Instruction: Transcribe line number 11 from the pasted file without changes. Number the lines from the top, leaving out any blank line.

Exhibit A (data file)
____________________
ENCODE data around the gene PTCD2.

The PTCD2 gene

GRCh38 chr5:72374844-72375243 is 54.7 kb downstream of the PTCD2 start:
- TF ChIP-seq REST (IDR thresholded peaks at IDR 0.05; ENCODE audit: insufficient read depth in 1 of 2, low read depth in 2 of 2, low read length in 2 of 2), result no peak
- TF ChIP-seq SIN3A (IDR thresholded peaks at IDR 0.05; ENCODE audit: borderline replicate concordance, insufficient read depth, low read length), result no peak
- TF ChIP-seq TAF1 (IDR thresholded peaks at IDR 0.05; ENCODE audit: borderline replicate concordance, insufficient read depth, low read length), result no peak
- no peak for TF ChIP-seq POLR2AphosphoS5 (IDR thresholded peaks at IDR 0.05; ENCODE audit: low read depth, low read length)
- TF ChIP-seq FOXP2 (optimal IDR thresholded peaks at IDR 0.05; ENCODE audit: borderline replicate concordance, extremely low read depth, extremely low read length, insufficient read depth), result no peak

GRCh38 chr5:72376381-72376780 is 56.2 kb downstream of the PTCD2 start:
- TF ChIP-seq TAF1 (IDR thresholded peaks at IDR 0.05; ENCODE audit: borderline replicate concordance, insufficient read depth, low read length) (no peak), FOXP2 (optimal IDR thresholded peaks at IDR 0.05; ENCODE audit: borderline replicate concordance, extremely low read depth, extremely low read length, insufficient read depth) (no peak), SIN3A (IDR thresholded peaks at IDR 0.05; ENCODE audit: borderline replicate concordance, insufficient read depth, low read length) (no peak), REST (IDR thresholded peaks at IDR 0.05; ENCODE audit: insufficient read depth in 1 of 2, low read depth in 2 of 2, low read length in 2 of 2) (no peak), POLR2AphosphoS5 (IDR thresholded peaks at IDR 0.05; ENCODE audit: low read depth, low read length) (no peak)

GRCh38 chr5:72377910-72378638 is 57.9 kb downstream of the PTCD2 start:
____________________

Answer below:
GRCh38 chr5:72377910-72378638 is 57.9 kb downstream of the PTCD2 start: